Child vaccination rates have dropped since covid-19 tightened its grip on Arkansas two months ago, prompting concerns of outbreaks of some preventable diseases.
Maintaining awareness on the spread and dangers of covid-19 during the ongoing pandemic should not have any effect on the way parents protect their children from other infectious diseases, health officials have said.
The latest trend shows that Arkansas parents haven't been as consistent lately on vaccinating their children, so they are being reminded by those in the medical field to reengage with their pediatricians and get back on track with their children's check-ups and immunizations.
The drop-off was easy to predict at the start of the covid-19 emergency, said Marcy Doderer, president and CEO of Arkansas Children's Hospital.
"It's been on our minds since the early days of the pandemic," she said. "We knew a downstream impact of this would be that families would be unable to follow their usual routines."
The Arkansas Department of Health has tracked how vaccines are being administered. Doderer, who cited data from the department, said there has been a 30% year-to-year decrease in vaccinations during the past two months.
A lot of it has to do with parents keeping their children away from areas they think have the greatest exposure to covid-19, she said. That includes doctor's offices.
"That's the message we're trying to shift," Doderer said. "[Medical facilities] have responded to this crisis with a great amount of agility. They're able to administer care in a safe manner and in an efficient manner. ... You see safety-focused practices playing out in all places."
Doderer said doctors are encouraging parents to resume their doctors appointments and seek the appropriate care for the "usual bumps and breaks of childhood."
Arkansas Children's in Little Rock and Arkansas Children's Northwest in Springdale are open for appointments. That also goes for all of their affiliated clinics and emergency departments.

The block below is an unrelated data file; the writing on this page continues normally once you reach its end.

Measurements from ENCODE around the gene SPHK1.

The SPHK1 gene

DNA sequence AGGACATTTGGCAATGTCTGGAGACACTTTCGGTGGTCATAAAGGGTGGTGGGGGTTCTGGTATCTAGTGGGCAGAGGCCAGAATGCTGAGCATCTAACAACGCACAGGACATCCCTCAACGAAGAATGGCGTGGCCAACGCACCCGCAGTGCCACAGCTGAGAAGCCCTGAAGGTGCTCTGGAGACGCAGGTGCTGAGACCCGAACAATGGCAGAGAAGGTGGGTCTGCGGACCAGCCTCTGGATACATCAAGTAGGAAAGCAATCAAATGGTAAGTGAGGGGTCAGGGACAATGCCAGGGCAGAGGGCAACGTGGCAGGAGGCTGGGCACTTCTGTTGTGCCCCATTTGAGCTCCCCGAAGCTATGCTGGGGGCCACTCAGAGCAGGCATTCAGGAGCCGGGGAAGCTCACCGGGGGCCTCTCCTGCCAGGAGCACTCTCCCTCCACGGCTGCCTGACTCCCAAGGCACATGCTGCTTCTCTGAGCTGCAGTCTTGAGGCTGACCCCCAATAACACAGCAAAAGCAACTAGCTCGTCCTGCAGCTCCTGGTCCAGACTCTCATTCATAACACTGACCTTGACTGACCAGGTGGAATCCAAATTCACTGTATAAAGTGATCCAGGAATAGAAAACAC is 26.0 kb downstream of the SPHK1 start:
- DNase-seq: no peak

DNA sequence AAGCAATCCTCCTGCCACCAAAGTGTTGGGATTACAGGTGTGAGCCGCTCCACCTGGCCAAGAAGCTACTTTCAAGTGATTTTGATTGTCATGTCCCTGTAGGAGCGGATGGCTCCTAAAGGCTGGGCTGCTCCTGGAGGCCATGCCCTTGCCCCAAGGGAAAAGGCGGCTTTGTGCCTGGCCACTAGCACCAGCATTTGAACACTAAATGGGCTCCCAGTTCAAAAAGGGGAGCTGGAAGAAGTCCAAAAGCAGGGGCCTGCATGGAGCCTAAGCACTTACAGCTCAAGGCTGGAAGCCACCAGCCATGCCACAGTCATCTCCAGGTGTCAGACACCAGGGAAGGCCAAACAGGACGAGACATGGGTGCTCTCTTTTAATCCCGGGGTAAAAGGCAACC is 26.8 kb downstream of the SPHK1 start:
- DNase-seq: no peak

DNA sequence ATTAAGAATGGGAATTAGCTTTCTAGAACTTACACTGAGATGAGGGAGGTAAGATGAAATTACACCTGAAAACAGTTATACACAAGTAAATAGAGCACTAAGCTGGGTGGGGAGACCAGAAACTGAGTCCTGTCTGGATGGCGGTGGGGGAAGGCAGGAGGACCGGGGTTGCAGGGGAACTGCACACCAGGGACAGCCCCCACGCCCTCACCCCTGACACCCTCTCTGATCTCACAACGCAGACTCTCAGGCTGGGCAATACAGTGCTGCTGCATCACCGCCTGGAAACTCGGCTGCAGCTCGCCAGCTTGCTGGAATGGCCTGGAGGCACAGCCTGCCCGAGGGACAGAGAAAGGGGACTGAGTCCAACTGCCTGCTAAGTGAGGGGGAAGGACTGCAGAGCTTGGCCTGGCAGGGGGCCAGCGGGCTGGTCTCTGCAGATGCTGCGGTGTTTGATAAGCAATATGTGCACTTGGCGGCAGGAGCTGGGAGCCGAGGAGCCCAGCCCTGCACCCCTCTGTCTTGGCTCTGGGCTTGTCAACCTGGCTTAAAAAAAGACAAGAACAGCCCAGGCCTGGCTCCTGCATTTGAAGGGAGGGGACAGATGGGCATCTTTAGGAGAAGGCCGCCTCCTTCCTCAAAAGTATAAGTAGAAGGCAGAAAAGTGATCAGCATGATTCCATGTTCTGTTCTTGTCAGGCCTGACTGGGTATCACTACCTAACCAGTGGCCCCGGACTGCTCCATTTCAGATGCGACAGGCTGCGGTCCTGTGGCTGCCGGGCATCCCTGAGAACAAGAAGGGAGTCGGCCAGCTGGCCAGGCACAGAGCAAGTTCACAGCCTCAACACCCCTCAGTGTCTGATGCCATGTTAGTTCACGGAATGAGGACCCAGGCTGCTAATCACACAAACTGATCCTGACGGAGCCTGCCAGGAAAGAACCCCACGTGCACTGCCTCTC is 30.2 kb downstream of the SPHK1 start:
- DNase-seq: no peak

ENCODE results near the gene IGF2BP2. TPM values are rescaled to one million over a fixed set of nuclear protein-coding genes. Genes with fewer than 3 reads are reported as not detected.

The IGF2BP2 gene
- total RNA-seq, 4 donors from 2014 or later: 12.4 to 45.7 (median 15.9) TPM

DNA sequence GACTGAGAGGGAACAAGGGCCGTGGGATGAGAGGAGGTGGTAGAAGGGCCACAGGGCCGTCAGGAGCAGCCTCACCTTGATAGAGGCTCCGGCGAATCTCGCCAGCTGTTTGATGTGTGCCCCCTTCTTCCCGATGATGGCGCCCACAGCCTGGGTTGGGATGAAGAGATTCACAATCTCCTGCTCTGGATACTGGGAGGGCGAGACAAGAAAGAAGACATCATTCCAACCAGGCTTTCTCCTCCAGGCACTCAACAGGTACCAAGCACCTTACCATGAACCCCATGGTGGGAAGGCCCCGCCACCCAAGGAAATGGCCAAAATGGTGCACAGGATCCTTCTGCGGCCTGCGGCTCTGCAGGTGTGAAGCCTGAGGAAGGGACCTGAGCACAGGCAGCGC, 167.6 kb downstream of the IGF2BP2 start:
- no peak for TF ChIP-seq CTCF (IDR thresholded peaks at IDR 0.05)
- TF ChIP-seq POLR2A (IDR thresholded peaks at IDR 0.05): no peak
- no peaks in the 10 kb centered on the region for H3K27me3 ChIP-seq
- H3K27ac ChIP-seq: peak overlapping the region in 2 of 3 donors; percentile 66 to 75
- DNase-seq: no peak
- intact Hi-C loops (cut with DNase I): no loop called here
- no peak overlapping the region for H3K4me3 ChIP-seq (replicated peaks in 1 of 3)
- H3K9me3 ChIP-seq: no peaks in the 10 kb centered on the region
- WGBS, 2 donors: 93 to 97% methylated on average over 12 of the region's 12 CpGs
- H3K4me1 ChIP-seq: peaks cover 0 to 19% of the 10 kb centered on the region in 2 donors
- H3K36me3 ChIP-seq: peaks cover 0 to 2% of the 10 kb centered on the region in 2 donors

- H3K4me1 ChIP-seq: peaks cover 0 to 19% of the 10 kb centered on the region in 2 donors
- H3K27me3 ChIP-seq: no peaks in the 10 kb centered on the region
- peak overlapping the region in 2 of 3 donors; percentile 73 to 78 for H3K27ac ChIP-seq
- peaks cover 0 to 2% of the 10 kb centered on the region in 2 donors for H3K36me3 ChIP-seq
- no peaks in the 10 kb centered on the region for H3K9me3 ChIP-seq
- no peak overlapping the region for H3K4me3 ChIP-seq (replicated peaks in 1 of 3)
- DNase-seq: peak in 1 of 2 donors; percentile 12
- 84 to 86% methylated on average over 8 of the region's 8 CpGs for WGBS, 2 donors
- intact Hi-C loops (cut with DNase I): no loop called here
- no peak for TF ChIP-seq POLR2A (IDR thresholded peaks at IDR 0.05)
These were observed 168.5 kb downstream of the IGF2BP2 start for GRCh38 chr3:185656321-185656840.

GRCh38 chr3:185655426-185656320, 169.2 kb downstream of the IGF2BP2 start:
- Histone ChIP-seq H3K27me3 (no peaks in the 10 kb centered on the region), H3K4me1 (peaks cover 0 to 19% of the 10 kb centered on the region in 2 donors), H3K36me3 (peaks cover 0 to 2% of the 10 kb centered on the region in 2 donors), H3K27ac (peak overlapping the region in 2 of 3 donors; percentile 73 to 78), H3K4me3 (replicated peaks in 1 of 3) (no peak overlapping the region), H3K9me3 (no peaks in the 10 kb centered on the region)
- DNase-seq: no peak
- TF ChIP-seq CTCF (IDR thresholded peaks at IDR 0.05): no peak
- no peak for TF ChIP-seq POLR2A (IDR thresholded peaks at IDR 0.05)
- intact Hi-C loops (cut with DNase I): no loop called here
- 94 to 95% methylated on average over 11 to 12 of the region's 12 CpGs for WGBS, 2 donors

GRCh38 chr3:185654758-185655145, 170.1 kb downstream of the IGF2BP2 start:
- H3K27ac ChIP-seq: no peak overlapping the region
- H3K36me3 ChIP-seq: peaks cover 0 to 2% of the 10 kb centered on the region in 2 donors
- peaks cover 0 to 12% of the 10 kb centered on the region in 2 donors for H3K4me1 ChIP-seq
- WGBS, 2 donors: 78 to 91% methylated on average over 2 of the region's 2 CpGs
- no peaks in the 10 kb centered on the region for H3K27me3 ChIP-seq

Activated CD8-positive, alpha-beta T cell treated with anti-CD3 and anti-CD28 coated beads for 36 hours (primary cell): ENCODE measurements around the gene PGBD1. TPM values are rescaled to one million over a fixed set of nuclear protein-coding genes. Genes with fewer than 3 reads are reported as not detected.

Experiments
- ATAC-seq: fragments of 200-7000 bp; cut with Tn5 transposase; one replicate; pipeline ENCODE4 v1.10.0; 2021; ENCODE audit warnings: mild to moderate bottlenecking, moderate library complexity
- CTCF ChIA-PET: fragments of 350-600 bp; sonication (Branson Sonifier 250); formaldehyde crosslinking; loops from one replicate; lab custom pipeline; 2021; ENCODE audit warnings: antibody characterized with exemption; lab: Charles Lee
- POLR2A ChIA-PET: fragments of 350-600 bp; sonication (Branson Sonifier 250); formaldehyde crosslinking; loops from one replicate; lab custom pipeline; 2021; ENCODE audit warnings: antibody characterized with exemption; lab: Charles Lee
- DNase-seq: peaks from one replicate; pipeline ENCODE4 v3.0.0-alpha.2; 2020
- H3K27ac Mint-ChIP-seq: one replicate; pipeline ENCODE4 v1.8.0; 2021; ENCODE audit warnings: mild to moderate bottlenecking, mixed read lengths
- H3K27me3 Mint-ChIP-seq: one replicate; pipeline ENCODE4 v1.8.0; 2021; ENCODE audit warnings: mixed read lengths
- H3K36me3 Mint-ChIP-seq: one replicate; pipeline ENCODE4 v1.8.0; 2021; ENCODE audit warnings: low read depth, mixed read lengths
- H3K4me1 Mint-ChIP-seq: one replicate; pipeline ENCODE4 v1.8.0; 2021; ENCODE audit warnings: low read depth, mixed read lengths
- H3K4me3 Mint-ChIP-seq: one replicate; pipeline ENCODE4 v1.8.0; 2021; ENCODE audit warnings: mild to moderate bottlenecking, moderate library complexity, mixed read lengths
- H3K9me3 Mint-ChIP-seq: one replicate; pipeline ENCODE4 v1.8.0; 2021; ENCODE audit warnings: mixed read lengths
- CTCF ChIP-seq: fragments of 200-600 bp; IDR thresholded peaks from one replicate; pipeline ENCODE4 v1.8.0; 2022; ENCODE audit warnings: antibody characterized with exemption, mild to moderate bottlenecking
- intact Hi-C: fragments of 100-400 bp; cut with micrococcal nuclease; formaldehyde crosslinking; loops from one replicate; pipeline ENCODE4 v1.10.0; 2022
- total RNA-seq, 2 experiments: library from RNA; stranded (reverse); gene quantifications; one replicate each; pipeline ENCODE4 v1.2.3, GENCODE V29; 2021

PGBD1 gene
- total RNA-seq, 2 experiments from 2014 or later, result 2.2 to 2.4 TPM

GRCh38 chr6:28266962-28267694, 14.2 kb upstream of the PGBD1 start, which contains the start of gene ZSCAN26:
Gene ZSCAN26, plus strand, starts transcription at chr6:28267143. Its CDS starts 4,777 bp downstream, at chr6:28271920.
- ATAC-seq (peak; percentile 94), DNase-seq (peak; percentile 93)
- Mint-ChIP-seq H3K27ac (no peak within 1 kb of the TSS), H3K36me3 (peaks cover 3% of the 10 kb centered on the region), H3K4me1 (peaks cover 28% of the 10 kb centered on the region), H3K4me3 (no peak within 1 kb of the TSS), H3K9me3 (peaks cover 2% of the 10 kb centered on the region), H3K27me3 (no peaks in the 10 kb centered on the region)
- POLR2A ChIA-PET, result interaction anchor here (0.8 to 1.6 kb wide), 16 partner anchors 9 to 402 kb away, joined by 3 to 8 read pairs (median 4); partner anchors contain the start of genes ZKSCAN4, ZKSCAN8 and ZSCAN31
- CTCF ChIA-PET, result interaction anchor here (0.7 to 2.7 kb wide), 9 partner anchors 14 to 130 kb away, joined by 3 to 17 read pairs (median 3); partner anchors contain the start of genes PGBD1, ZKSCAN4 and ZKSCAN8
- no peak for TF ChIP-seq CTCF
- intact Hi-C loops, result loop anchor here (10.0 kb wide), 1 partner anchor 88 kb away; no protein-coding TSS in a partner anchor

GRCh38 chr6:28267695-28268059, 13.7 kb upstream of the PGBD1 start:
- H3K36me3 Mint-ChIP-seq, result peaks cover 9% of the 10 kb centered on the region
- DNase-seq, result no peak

The World Health Organization estimates that, globally, vaccines prevent 2-3 million deaths per year. Last year, the international public group named "vaccine hesitancy," or reluctance to vaccinate children, among its top threats to public health.
In April, the agency warned of the reemergence of vaccine-preventable disease if vaccination rates slow during the pandemic, pointing to a measles outbreak that killed 6,000 in the Democratic Republic of Congo during that region's Ebola emergency.
Dr. Tedros Adhanom Ghebreyesus, director general of the World Health Organization, said in a statement that vaccine-preventable diseases will "come roaring back" if immunizations are not administered.
Dr. Rick Barr, pediatrician in chief for Arkansas Children's, gave the same message in a hospital statement Friday.
"Parents should not fear taking their child to the doctor," he said. "Vaccines are scientifically proven to be among the safest and most effective ways to protect children and babies from diseases ranging from measles to meningitis. If routine care is delayed, we will see a rise in other health problems that may be more harmful to children than covid-19."
National data have resembled state data when it comes to the decline of childhood immunizations during the pandemic.
In a May 15 report published by the federal Centers for Disease Control and Prevention, researchers analyzed data and found declines in childhood vaccination rates that corresponded with the national emergency.
"The identified declines in routine pediatric vaccine ordering and doses administered might indicate that U.S. children and their communities face increased risks for outbreaks of vaccine-preventable diseases," researchers wrote.
Five percent of all Arkansans who have tested positive for covid-19 have been 17 years old or younger, according to state statistics.
Doderer said parents had a reason in March to be fearful about taking their children to the doctor, but now that Arkansas has shown mostly encouraging statistics with regards to covid-19 infections among children, "the time is right" for parents to get back into their safety-first routines.
"We need our children to be vaccinated so they can have a healthier tomorrow," Doderer said.
The American Academy of Pediatrics recommends multiple well-child care visits per year for children 3 years old and younger, as well as annual primary care visits for older children and adolescents.
Metro on 05/25/2020